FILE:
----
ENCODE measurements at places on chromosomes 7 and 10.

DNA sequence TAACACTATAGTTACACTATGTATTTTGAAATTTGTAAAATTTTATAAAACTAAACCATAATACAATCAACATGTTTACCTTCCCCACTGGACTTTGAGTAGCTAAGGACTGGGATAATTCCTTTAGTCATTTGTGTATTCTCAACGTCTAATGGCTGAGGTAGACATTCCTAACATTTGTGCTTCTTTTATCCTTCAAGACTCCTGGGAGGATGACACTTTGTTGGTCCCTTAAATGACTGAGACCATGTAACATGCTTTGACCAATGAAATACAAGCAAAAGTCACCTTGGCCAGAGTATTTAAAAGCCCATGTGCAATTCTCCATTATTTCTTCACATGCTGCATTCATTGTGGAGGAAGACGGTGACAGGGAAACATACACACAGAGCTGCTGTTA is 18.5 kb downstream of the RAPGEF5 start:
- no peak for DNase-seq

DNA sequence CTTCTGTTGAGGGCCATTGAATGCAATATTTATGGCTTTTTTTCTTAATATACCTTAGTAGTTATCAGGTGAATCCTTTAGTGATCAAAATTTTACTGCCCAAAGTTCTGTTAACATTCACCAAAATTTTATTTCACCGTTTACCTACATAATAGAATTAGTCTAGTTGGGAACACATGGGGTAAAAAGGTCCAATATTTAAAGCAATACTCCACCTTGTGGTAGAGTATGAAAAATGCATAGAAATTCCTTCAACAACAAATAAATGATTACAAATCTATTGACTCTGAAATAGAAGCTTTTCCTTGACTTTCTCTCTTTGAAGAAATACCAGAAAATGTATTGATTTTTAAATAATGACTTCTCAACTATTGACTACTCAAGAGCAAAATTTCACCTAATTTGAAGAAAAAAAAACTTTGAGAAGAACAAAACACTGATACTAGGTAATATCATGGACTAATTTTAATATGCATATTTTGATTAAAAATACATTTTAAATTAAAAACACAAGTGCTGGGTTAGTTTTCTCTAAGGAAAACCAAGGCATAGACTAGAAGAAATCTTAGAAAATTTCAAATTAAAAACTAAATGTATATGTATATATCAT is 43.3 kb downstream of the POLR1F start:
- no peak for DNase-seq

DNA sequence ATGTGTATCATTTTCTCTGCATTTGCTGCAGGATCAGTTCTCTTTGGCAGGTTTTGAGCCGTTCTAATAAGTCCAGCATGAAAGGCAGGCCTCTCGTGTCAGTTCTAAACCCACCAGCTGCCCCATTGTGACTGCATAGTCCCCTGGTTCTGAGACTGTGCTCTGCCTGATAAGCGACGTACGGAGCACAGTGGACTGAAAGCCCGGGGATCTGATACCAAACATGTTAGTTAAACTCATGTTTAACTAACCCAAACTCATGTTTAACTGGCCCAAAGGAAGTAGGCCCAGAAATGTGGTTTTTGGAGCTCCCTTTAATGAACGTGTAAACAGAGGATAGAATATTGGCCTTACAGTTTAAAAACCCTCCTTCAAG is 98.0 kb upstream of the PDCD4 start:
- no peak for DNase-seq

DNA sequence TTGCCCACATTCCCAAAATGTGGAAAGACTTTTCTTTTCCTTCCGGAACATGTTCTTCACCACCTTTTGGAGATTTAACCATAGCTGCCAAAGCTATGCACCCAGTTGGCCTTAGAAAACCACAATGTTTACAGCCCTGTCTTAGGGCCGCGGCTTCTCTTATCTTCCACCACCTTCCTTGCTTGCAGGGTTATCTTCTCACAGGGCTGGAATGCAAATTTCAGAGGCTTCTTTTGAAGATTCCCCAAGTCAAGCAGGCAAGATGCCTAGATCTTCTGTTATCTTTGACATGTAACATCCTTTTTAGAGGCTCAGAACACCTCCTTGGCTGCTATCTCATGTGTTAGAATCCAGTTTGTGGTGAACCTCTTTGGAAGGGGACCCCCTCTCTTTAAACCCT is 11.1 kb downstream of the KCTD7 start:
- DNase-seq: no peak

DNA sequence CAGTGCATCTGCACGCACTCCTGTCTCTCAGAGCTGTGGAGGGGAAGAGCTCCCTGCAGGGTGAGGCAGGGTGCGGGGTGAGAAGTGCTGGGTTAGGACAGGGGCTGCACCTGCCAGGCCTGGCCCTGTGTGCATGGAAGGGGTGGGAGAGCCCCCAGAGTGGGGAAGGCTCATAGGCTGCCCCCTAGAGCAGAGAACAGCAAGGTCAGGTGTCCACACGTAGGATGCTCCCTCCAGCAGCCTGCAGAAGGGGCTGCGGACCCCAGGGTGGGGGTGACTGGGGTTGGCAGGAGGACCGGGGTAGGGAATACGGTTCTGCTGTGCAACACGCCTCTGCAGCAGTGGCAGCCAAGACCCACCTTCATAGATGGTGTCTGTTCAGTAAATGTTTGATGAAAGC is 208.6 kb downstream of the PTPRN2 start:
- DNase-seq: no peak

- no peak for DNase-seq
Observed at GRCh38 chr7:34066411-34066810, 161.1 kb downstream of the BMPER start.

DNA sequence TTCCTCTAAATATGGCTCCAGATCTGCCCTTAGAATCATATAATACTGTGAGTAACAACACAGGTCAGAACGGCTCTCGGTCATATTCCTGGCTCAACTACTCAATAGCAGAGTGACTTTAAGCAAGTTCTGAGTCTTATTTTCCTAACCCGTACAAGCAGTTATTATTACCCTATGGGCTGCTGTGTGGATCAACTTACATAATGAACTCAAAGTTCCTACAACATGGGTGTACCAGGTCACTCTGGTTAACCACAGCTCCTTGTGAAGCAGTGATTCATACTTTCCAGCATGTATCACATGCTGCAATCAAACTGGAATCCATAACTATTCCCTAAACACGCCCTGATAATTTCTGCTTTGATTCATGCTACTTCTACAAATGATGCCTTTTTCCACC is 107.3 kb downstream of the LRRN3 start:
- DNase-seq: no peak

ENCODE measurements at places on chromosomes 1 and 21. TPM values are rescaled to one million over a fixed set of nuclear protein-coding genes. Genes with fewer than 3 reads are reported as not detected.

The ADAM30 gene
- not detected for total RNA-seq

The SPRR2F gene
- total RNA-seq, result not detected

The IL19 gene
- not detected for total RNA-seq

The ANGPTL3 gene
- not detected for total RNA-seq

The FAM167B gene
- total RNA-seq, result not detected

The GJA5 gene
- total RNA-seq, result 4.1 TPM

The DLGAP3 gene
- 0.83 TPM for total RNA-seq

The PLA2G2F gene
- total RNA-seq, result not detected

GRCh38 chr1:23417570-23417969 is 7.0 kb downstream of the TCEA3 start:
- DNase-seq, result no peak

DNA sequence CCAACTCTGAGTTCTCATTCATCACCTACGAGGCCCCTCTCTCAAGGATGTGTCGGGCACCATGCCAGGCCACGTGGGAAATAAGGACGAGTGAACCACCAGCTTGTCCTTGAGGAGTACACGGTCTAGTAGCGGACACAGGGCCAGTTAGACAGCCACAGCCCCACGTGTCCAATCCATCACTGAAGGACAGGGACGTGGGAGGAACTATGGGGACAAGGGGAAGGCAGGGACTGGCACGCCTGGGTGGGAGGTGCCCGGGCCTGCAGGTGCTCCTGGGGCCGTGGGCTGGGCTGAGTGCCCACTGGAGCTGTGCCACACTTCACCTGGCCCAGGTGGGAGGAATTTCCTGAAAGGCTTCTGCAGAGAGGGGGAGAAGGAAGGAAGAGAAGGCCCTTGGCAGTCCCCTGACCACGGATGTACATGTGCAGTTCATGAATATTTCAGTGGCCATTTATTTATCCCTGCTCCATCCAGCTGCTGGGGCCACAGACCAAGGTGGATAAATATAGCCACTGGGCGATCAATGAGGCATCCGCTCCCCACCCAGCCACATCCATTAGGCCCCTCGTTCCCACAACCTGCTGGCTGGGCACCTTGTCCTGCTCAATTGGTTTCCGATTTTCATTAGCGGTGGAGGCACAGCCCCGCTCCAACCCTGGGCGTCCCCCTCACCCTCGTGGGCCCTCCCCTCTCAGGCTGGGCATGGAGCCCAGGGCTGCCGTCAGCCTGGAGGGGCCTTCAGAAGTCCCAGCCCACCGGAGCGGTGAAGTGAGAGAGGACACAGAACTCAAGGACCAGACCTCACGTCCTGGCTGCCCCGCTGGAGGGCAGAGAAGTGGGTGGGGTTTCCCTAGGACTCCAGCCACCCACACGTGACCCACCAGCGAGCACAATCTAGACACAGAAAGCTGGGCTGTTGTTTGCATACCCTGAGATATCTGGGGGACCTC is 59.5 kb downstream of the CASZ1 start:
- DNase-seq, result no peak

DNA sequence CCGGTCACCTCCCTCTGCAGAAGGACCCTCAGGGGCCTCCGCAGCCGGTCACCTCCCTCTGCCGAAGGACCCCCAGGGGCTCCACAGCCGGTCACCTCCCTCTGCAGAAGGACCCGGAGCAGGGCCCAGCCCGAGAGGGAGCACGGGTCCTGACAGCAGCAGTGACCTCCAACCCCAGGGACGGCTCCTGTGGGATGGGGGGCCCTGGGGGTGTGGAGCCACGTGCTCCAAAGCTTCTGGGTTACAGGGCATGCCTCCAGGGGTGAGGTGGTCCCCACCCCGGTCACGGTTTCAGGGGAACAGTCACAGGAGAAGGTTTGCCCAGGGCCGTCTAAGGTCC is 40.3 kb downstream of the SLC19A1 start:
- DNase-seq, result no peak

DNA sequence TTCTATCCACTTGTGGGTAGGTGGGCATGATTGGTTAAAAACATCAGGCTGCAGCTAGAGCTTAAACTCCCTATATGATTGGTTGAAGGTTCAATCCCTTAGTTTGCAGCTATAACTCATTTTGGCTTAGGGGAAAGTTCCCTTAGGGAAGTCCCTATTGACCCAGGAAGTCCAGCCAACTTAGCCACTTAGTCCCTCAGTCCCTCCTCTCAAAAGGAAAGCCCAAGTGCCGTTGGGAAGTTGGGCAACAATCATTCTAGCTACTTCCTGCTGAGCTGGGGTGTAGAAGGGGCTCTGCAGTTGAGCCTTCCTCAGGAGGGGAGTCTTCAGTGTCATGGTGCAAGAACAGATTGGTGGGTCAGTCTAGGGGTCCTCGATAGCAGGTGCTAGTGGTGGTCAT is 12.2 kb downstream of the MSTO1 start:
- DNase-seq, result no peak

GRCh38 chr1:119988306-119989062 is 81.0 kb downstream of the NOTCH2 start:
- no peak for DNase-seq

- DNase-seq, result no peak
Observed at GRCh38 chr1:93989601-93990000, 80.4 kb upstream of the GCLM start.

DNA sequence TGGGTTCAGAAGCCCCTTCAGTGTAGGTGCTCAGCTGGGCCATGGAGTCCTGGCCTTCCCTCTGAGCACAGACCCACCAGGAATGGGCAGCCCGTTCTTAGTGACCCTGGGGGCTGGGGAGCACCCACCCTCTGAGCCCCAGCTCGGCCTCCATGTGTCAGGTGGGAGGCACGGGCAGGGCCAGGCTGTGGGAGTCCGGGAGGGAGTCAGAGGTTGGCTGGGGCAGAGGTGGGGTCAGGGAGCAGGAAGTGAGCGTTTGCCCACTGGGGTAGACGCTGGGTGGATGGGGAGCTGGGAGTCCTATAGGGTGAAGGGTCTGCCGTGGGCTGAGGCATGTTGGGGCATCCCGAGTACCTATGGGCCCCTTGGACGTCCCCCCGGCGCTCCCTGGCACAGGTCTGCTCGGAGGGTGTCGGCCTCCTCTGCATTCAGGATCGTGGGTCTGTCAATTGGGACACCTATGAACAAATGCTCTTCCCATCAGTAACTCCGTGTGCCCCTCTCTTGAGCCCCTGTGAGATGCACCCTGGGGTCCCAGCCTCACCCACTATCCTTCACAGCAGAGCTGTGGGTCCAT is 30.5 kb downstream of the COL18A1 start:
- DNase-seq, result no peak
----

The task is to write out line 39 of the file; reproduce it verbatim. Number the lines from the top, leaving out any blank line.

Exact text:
DNA sequence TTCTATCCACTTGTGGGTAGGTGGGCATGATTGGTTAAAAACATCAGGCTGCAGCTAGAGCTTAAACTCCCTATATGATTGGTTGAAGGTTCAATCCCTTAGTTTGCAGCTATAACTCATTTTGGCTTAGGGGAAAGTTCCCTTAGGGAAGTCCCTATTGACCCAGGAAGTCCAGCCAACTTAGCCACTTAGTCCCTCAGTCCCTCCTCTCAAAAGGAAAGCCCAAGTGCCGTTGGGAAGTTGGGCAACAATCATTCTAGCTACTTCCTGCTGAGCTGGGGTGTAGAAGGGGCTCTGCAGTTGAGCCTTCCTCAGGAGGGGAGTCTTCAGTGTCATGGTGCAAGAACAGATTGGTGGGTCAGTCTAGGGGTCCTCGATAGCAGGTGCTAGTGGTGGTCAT is 12.2 kb downstream of the MSTO1 start: